November from the National Mark

It’s a fabulous autumn day, pale blue sky with a lovely opalescence along the horizon as the sea mist disappears, the sun strong enough to set the leaves glowing in all their vivid fire colours, the evergreens polished and shiny…

The National Mark Calendar of Cooking, the little recipe booklet produced in the early 30’s by the Ministry of Agriculture to encourage cooks to make the most of locally produced fruit and vegetables grown to a national standard, and to be creative in the kitchen.

Each month has a charming little introduction:

November, the month for fireworks! Fogs, cold rain; short afternoons, cosy evenings. Why not plan some fireworks in the kitchen? Now’s the time for those difficult dishes, but only difficult because they take a little longer than usual. Now we’ve time to spare. happy housewife,what will you try today?

The vegetable list lengthens: leeks and onions, celery,chicory, root vegetables and savoys, and spinach useful both to gourmet and dietician. Horseradish is here for roast beef, and for our lingering dessert the fragrant Cox’s Orange Pippin, the best apple in the world. No more plums, alas! But hothouse grapes are perhaps more suited to the season.

And if on foggy nights she wishes to conjure up the distant days of summertime, her national Mark genii of the can will help her. For here are peas and beans, tiny carrots for garnishing and even new potatoes. Fruit salads and pies sometimes taste even more delicious for being out of season, and blackberries, cherries, loganberries, strawberries, in fact nearly all the berries are waiting in their attractive tins for her to buy. Nor must our housewife forget that this is the eleventh month, nor omit to let National Mark help her with Christmas puddings, cakes and mincemeat.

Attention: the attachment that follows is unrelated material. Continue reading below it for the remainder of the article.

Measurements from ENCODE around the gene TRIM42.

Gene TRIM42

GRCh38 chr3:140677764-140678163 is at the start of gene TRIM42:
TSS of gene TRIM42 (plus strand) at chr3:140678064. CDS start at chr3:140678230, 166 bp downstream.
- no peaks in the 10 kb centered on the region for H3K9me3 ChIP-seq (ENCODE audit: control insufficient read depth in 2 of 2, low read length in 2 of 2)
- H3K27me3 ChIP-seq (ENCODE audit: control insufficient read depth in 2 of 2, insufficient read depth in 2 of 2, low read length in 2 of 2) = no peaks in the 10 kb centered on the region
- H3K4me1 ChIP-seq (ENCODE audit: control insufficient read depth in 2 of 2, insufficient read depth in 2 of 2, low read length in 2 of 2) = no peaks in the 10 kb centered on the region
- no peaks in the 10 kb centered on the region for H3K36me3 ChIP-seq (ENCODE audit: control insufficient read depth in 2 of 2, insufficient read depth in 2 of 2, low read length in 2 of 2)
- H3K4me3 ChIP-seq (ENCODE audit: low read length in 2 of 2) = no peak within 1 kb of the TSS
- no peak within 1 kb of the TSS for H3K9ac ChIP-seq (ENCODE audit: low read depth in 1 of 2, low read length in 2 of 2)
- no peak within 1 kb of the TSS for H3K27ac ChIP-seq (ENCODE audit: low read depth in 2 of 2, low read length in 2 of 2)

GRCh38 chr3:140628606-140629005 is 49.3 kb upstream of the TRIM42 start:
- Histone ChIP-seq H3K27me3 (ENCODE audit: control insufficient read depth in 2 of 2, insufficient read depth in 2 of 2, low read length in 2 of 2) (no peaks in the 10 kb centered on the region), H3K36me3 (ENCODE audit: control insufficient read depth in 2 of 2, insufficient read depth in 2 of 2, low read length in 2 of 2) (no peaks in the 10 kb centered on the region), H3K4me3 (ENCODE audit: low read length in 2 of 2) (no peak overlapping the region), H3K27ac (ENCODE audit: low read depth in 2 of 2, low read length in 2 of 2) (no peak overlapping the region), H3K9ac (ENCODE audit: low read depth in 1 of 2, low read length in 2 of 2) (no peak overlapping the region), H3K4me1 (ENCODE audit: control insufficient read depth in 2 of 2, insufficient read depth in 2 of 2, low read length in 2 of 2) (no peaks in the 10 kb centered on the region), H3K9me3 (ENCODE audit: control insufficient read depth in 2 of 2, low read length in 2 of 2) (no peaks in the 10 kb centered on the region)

In the days when Ambrose Heath wrote these little introductions, very few houses would have had central heating, most families would have had coal fires in their sitting and dining rooms, and heavy curtains at the un-double glazed windows. Many workers and school children would have cycled or caught the bus or train to work if it was too far to walk, and shops would have closed at five or maybe six o’clock. No freezers, not many refrigerators, and certainly no microwaves! Many women would have been at home, housewives, keeping the house clean and tidy and cooking all meals, as economically as possible. I’m not sure I would like to go back to those times, but it is an interesting snap shot on the past!

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